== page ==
AMD and Intel’s range of APUs have a very different reputation among PC gamers.
Where Intel’s integrated GPUs are extensive, available in all but its specific “F” series processors, AMD’s onboard graphics are limited to its very specific range of APUs.
Intel’s GPU solutions have also only just begun to reverse their reputation for being severely underpowered with their 11th generation Tiger Lake processors. Whereas AMD’s APUs have always been far more capable, making it a real shame that they’re not more widely available.
Despite that limited range, though, 2021 has made dedicated graphics cards even harder to come by and vastly overvalued, making integrated GPU gaming more valid than ever.
Although gamers can still avoid some of the sky high-prices and get a powerful graphics card by buying a custom gaming PC, it’s also possible to get a great budget gaming PC by opting for a CPU with powerful onboard graphics instead.
There are Intel systems that come with decent onboard graphics, but the lower end CPUs sacrifice a lot of general processing power. However, the higher-end ones are a little overpowered and overpriced for budget gaming.
That makes AMD’s APUs some of the best options for budget gaming PCs, leaving plenty of space for adding a dedicated graphics card in the future when they become more affordable.
Ryzen 4000 APUs are great… if you can find them
The current flagship AMD processor generation is the Ryzen 5000 series, with Zen 3 cores delivering a killer blow to Intel’s gaming performance dominance for the first time in years. They even managed to enhance multi-threaded power by leaps and bounds over the already capable Ryzen 3000 series.
But at the time of writing, Ryzen 5000 APUs just aren’t available yet, unfortunately.
AMD has pledged that it will release a range of Zen 3-based APUs at some point in 2021, possibly towards the end of the Summer, but no firm release date for individual Ryzen 5000 APUs has been revealed.
They should show up in pre-built AMD gaming PCs before then, though, so watch this space for Chillblast systems packing these new-generation powerhouses.
A Pre-Built PC Might Be The Only Option
AMD did build a range of Ryzen 4000 APUs, though. They range in power from the more entry-level 4300GE, four-core, eight-thread chip, with six GPU cores, all the way up to the monster Ryzen 7 4700G with eight cores, 16 threads, and eight GPU cores, at a much higher clock speed.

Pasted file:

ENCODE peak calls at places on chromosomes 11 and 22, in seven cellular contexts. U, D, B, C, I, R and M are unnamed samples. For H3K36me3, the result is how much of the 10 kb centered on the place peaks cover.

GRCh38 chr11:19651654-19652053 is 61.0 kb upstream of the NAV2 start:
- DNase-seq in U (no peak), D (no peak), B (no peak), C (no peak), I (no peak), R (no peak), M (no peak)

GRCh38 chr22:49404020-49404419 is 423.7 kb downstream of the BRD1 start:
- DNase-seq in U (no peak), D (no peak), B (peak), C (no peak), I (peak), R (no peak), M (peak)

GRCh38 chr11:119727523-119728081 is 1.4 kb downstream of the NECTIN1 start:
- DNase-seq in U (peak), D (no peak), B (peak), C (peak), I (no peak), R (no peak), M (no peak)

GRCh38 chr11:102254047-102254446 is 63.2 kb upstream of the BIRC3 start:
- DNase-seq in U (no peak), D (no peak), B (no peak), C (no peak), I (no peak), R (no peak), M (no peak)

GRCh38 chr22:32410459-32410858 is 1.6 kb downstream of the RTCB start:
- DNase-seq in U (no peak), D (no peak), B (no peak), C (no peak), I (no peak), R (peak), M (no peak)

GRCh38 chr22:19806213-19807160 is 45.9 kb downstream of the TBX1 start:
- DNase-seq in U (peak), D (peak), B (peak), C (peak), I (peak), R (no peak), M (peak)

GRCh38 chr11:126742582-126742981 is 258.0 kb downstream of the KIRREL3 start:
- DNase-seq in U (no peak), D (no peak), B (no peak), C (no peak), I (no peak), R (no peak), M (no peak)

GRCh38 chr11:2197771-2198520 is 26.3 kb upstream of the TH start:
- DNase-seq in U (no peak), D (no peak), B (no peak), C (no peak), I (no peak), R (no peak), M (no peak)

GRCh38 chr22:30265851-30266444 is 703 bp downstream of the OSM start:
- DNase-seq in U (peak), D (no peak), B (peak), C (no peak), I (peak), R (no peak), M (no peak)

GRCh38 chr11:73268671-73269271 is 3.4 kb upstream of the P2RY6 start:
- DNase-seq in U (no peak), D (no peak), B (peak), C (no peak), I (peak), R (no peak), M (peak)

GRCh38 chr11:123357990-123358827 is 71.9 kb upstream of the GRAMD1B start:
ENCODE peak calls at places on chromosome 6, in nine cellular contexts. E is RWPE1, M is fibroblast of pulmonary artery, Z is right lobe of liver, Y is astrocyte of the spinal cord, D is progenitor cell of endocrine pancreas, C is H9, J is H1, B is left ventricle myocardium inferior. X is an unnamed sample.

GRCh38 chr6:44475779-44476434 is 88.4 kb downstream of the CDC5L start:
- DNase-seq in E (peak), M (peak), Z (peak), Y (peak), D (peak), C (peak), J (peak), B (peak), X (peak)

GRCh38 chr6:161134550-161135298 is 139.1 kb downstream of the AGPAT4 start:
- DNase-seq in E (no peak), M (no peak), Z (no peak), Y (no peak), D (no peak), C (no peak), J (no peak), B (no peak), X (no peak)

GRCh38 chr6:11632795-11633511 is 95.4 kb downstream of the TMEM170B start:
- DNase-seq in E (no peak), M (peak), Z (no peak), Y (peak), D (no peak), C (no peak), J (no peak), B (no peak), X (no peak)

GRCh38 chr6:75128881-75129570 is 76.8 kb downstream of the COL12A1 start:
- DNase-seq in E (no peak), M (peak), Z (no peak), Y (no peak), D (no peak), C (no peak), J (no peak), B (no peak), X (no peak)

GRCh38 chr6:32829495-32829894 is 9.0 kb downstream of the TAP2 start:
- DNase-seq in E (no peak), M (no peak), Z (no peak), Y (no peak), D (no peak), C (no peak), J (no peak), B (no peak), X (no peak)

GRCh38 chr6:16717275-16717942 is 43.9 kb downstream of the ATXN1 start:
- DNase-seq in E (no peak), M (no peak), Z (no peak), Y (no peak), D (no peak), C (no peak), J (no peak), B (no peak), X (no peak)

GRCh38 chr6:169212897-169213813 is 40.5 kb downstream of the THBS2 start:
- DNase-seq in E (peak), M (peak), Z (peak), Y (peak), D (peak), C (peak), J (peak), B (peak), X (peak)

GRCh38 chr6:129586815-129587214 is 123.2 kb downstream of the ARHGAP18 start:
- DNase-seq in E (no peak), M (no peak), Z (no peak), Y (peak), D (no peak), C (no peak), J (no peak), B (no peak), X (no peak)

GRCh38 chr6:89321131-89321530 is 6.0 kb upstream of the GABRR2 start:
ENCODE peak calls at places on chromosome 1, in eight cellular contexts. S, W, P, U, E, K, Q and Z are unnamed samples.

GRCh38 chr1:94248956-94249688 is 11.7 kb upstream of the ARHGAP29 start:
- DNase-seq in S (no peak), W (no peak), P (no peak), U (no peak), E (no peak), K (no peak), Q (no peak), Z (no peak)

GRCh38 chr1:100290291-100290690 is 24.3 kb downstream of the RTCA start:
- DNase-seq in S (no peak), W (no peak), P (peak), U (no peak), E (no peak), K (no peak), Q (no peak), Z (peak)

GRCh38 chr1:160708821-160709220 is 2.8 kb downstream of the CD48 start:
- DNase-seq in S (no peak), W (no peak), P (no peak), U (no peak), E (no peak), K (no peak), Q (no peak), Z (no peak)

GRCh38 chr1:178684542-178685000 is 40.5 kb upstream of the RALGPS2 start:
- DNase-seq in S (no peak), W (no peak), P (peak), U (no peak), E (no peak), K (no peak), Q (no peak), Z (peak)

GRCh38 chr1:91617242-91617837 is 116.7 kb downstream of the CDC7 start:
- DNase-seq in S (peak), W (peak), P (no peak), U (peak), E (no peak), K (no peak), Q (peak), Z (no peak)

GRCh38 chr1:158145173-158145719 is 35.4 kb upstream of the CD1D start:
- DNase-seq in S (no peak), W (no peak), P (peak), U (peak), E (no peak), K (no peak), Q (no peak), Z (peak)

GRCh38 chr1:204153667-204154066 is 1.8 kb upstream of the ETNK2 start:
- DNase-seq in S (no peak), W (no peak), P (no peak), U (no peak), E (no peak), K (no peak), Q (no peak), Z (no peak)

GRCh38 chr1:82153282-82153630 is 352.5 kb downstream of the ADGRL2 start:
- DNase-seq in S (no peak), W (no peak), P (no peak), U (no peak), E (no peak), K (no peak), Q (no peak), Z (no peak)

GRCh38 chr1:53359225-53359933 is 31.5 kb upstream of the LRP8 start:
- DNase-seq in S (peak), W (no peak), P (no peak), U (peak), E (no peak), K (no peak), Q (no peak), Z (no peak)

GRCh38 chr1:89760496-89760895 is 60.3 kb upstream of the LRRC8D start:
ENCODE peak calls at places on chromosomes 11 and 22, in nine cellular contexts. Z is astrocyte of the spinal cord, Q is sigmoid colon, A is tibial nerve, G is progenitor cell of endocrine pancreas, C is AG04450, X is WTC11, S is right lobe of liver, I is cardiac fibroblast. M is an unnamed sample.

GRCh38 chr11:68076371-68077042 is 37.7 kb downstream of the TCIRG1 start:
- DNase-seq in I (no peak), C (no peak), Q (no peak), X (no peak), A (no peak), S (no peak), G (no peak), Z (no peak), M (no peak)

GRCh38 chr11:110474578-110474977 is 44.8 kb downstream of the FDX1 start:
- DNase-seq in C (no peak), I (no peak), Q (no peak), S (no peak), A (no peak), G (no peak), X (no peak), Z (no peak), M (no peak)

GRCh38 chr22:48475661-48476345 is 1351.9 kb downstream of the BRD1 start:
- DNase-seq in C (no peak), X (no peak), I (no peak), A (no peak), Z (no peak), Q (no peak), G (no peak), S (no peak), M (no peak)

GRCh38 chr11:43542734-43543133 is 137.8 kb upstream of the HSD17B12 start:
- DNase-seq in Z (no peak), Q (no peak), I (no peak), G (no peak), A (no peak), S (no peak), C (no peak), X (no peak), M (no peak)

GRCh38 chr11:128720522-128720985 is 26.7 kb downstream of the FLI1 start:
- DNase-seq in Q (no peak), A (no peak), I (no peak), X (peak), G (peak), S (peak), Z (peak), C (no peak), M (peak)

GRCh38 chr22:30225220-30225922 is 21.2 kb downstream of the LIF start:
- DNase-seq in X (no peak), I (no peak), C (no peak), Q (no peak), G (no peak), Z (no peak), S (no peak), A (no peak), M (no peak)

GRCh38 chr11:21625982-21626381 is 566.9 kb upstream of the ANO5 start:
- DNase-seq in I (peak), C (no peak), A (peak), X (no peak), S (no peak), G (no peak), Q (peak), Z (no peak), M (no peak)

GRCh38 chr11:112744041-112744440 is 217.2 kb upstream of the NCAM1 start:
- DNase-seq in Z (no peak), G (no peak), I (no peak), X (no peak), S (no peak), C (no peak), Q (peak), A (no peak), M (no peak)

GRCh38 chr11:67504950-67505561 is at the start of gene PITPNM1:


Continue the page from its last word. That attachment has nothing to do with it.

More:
Those chips were based on the excellent Zen 2 cores found inside the Ryzen 3000 series of desktop processors, and combine great general compute performance with some impressive onboard Vega GPU power.
The only problem is AMD only released them in limited numbers to select OEM providers. This, unfortunately, limits the number of systems they’re found in and makes them almost impossible to find as stand-alone CPUs.
If you search around, there are some retailers that sell them as components in a system bundle, though you’ll have to buy them alongside a motherboard, RAM, and/or other components. This arguably makes it more useful to just buy a brand new custom PC instead.
Pre-built PCs featuring those chips aren’t always built with gamers in mind, either, giving little option for GPU expansion down the road, inadequate power supplies, or little focus on aesthetics and noise levels.
Better value than a current dedicated GPU?
The Ryzen 4000 range is wider than previous generations of AMD Ryzen APUs though, giving potential buyers the option of six and eight-core options (if you can find them). These feature higher clock speeds, greater amounts of onboard cache, and more efficient designs thanks to the new architecture built on the much more trim 7nm process node.
Their up-to eight second-generation Vega GPU cores can deliver playable frame rates in all sorts of AAA games, from The Witcher III to Assassin’s Creed Origins, and Shadow of the Tomb Raider. They’re also fantastic for Esports games like League of Legends, Rocket League, CS:GO, and Fortnite.
As much as they made great advances in GPU core performance, though, there are also fewer of them.
That means that in actual fact, the Ryzen 4700G and 4750G are the only Ryzen 4000 series APUs that can claim to handily beat the last generation of Ryzen APUs. With how much more readily available, and more affordable those chips are, they’re also seriously worth considering while dedicated GPUs are currently so expensive and hard to find.
AMD APUs – the 3200G and 3400G still hold their own
Until recently, AMD had a frustrating system of naming its APUs after the latest generation CPUs, but building them on top of last-generation architectures.
That’s not the end of the world, but it does make breaking down what’s what with an AMD APU a little confusing. Where the Ryzen 4000 series APUs used the same Zen 2 cores as the Ryzen 3000 desktop CPUs, the Ryzen 3000 APUs were made using the Zen+ design found in Ryzen 2000 desktop CPUs.
Although that means that Ryzen 3000 APUs are running on a design that is around three years old, they don’t really show it.
The AMD 3200G APU
The 3200G is a super affordable chip with four cores and threads, boosting up to 4.0GHz when possible, and with its eight Vega GPU cores, it is a great budget esports gaming chip.
If you’re aiming for higher frame rates than looks, then you’ll need to drop down the detail settings and play at 1080p or even 720p in some games. But it’s more than capable of getting you into a game for far less than just about any modern gaming CPU, without making any major sacrifices on in-game performance.
Since there are a number of modern AA and AAA games that can take advantage of more than four cores, though, a higher-end gaming system can really benefit from a more capable multi-core CPU.
The AMD 3400G APU
That’s where the 3400G really shows its strength. With support for simultaneous multithreading, its four cores can ultimately handle eight threads at the same time and can boost up to 4.2GHz, giving it much greater multi-threaded performance than the 3200G. Ultimately, this makes it a much better all-round modern CPU for all sorts of tasks.